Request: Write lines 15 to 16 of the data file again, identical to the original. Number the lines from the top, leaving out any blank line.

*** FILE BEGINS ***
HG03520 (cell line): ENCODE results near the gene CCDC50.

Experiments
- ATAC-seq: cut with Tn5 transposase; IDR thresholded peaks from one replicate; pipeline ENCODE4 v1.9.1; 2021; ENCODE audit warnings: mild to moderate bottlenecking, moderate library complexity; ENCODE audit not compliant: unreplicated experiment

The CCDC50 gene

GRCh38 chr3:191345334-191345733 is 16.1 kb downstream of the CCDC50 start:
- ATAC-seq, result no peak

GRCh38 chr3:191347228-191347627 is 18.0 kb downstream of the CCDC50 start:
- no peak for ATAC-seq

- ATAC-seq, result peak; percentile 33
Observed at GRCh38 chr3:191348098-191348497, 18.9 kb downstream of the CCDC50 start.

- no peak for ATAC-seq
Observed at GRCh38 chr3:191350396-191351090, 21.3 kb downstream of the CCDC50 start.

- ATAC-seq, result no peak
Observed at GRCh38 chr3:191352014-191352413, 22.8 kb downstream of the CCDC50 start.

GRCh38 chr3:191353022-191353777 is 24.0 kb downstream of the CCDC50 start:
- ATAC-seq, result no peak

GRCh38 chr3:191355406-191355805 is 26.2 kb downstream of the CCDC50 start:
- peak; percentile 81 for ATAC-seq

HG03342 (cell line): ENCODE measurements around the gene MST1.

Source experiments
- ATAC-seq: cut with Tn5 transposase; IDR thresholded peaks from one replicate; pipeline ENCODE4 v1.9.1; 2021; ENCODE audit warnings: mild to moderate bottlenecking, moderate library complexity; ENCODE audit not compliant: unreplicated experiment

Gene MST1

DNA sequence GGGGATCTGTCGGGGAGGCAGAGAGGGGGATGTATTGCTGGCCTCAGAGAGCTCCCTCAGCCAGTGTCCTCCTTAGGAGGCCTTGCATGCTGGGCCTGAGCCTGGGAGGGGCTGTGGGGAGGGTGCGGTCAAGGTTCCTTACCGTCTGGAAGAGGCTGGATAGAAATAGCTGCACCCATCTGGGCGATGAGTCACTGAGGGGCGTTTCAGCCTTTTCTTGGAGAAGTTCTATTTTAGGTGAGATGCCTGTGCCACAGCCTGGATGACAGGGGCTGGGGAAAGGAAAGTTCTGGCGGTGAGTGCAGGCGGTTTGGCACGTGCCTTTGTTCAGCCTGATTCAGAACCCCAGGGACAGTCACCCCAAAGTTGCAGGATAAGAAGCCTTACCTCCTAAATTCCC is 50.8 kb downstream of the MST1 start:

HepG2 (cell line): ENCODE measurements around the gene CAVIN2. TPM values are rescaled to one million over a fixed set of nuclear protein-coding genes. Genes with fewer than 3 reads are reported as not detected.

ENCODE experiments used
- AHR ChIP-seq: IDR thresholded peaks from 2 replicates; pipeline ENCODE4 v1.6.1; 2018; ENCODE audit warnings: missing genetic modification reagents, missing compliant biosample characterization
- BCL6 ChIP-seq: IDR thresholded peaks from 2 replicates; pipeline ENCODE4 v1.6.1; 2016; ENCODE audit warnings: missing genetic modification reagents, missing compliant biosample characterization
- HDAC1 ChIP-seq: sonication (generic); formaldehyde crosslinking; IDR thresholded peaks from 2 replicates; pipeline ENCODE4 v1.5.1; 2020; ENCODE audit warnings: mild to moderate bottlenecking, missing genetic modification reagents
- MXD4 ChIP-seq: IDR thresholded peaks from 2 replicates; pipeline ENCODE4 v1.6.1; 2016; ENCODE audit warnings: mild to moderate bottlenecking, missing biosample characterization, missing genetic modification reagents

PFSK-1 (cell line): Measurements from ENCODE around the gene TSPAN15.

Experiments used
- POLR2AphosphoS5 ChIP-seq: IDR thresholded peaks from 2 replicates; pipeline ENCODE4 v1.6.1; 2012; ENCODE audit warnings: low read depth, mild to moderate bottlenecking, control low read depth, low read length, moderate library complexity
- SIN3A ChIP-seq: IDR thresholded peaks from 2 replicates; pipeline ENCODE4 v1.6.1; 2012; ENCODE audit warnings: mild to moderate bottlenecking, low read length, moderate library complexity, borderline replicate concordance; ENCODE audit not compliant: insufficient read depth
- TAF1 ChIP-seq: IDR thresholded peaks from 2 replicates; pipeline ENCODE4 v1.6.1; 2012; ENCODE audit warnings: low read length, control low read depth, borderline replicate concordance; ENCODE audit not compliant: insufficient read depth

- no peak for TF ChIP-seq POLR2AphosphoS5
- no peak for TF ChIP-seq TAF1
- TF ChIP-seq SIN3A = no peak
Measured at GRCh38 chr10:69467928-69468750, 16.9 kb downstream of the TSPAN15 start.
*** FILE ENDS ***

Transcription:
GRCh38 chr3:191353022-191353777 is 24.0 kb downstream of the CCDC50 start:
- ATAC-seq, result no peak